Thursday, August 24, 2006

Susan's marital problems

I had a very relaxing evening last night that included cashing in a gift certificate for a massage (thanks Brian!). And all that relaxing allowed me to think about what is really the problem with Susan's marriage. And I think I uncovered it!

My problem had been that I didn't want it to be something specific--cheating, infertility, workaholicness, etc.--mostly because Susan and Gary are going to stay together in the end and while I do think couples can overcome any of those problems, I also think that the act of overcoming would take over the story, which I didn't want.

So, here's what I'm thinking: Susan is basically questioning the value of being married, of dealing with the same person's B.S. for 50+ years. This comes up for a few reasons:
  • At a fairly wild 30th birthday party for a friend, as a joke to harken back to their college days, they start playing the game "I never." (Just in case you don't know... someone makes a statement like, "I never had sex with a stranger" and people who have done that have to do a shot.) One of the statements is "I never fantasize about people other than my spouse". Gary drinks to that. And while intellectually Susan isn't shocked, emotionally she is. Drunk as she is, she asks him in the taxi home who he fantasizes about, and drunk as he is, he tells her its someone at work. She can't get that idea out of her head, and it makes her start to wonder if he wants to sleep with this person, then how is that so different from actually doing it? And what is marriage then?
  • At the same time, she's been having some doubts about the marriage on a more emotional level: things have changed and he doesn't fulfill some of the needs he used to--like being thoughtful and making her feel special (by doing little things like bringing her candy bars that he knows she likes) and having long talks about random things like current events or the nature of people. They're busy, but she also feels like he's reluctant to try to reincorporate these things into their lives. She has found friends to fill this gap, but that makes her wonder why she is married if her husband can't be her best friend.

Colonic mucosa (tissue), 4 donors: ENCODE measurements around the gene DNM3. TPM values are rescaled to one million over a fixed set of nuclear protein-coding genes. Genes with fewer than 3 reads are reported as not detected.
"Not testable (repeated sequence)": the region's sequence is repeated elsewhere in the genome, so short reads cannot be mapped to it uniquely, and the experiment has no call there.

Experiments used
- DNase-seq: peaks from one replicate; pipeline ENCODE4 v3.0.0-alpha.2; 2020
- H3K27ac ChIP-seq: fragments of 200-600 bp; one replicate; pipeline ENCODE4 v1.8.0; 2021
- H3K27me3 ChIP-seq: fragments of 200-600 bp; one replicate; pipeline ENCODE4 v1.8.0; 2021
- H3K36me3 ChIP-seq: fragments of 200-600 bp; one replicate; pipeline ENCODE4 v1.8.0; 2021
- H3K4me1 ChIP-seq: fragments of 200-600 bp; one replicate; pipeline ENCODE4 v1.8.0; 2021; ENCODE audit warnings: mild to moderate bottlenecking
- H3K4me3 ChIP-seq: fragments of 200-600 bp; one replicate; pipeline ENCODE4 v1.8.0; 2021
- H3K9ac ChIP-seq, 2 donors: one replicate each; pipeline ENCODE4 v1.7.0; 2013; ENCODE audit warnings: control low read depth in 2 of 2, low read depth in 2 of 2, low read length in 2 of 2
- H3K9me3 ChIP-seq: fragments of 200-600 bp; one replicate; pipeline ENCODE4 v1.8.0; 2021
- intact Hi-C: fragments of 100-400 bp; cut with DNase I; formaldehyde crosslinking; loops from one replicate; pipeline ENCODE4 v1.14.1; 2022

• There has to be a catalyst that makes her bolt. Maybe her mom dying is enough (life is short, etc.)
I'd love to hear people's thoughts! Best Blogger Tips


TI said...

Bug, you're on to something. I like the "I never" angle. But the drifting apart thing is something that lots of couples go know, like in that song about pina coladas where they end up answering each other's personal ads and discover stuff about themselves that they never knew, thus realzing that they are , in fact, perfect for one another? So the thing is that if they get back together, it needs to be with a new appreciation of the marriage--not just where they left off (that's probably obvious). I guess another question is: why does he feel the need to fantasize about someone else? Anyway, those are my thoughts for what they're worth. Fiction isn't my forte! You're doing great with going deeper. I'm inspired. TI

Bug said...

Yes! You're totally right. I'm hoping that Susan will get that from her meeting with her mom's sorta-lover, Harold. Ironic, yes, but I think his explanation of why the mom stayed married, as well as Susan's own feeling of needing to talk to Gary because he's the only one who knows her well enough to understand what's going on--will make her realize that that intimacy is one of the reasons it's worth it to suffer through the drifting apart times. What do you think?

TI said...